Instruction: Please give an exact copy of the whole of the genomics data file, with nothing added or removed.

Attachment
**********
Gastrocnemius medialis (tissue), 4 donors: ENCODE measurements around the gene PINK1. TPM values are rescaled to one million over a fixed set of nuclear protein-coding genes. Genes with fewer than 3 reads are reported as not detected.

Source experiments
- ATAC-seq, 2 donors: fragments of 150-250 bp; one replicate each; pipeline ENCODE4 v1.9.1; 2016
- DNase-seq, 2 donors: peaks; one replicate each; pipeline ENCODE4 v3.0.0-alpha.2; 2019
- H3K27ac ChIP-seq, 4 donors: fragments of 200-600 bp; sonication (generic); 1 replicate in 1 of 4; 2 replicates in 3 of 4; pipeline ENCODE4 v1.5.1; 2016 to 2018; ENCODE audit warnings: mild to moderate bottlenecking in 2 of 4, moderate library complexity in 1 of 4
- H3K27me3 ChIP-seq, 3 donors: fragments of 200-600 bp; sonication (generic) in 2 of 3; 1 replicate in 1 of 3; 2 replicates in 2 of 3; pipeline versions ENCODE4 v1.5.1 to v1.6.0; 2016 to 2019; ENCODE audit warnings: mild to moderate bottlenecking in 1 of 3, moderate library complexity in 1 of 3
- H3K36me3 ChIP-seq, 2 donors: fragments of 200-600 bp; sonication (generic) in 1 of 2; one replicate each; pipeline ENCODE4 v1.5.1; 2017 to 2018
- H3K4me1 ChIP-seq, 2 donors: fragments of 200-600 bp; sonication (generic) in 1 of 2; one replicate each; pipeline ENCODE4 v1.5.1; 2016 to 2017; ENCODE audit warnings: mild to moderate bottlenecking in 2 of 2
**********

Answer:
Gastrocnemius medialis (tissue), 4 donors: ENCODE measurements around the gene PINK1. TPM values are rescaled to one million over a fixed set of nuclear protein-coding genes. Genes with fewer than 3 reads are reported as not detected.

Source experiments
- ATAC-seq, 2 donors: fragments of 150-250 bp; one replicate each; pipeline ENCODE4 v1.9.1; 2016
- DNase-seq, 2 donors: peaks; one replicate each; pipeline ENCODE4 v3.0.0-alpha.2; 2019
- H3K27ac ChIP-seq, 4 donors: fragments of 200-600 bp; sonication (generic); 1 replicate in 1 of 4; 2 replicates in 3 of 4; pipeline ENCODE4 v1.5.1; 2016 to 2018; ENCODE audit warnings: mild to moderate bottlenecking in 2 of 4, moderate library complexity in 1 of 4
- H3K27me3 ChIP-seq, 3 donors: fragments of 200-600 bp; sonication (generic) in 2 of 3; 1 replicate in 1 of 3; 2 replicates in 2 of 3; pipeline versions ENCODE4 v1.5.1 to v1.6.0; 2016 to 2019; ENCODE audit warnings: mild to moderate bottlenecking in 1 of 3, moderate library complexity in 1 of 3
- H3K36me3 ChIP-seq, 2 donors: fragments of 200-600 bp; sonication (generic) in 1 of 2; one replicate each; pipeline ENCODE4 v1.5.1; 2017 to 2018
- H3K4me1 ChIP-seq, 2 donors: fragments of 200-600 bp; sonication (generic) in 1 of 2; one replicate each; pipeline ENCODE4 v1.5.1; 2016 to 2017; ENCODE audit warnings: mild to moderate bottlenecking in 2 of 2